We add beads, mix and elute on a Lynx VVP. It’s nice because it only uses 2 boxes of tips. I want to get a DragonFly to add the beads in the future. For elution I do use our D2 because the G.Pure is not very precise but so fast to wash.

I’ve been running the Bluewash and C.Wash for these cleanups as well.

Our team does the elution using them but it can be variable volume wise. Not an issue in our processes but if you’re looking for hyper precise elution. I wouldn’t trust it for beads. This was handled by a Hamilton in a previous workflow and then will be handled by a Mantis (clog-willing) in the future.

Thanks both! We currently use a Mantis to dispense beads and then the plate gets moved to a Bravo for the rest of the cleanup. I have no problems with the Bravo, it’s the Mantis and the beads that give me headaches.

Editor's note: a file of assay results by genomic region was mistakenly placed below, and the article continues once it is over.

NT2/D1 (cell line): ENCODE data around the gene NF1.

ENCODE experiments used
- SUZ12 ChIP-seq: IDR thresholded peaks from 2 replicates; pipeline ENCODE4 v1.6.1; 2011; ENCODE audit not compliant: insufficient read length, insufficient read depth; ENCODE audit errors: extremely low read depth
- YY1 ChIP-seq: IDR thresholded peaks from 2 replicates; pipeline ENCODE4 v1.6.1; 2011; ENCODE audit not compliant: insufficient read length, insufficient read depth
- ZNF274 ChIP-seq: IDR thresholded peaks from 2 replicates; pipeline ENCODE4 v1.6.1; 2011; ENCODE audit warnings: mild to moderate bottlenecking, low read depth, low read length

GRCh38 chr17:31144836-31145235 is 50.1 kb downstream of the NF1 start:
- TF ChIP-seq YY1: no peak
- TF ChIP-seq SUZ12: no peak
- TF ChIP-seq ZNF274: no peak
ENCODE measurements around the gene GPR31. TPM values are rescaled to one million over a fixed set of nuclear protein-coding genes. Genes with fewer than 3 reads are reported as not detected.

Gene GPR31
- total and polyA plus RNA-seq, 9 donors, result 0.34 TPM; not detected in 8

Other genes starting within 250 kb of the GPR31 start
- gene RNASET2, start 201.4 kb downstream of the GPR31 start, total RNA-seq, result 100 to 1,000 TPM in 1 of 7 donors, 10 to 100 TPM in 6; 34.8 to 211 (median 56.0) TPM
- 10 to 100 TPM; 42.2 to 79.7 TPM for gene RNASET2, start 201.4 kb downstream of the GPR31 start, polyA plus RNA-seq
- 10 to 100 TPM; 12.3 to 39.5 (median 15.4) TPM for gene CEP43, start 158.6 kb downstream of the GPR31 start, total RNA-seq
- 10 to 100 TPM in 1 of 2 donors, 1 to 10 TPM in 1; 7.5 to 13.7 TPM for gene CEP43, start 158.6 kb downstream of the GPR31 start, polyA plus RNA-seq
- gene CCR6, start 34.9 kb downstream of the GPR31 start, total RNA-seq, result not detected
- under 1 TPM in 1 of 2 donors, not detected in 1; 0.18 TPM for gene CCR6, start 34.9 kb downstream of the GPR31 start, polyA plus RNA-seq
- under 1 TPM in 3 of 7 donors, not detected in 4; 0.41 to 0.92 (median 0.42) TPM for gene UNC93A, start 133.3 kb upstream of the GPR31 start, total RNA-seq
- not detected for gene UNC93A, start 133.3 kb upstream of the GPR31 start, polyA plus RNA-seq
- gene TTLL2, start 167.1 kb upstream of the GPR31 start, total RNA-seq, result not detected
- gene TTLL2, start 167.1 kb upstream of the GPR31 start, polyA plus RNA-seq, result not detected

For a completely walk-away solution (as in it’s 1am and the workcell is doing cleanups) we have a lot of problems with dispensing beads.

  • The Mantis chip can clog if the PEG dries out on the nozzle.
  • For long runs the tubing that feeds the chip can work it’s way out of the chip.
  • Same goes for the tubing going into the 50mL conical of beads. It just works it’s way up so that the last plates in the run might not get beads even though there’s plenty in the tube. Our solution for both is lab tape.
  • We use a V&P Sci Spin Vessel to keep the beads in suspension during long runs. This exacerbates the two former problems. But it also limits us to 50mL conicals, which is about enough beads for 12 96-well plates. We frequently do more plates than that. We also can’t use the continuous flow chips because of this, which would cure those problems.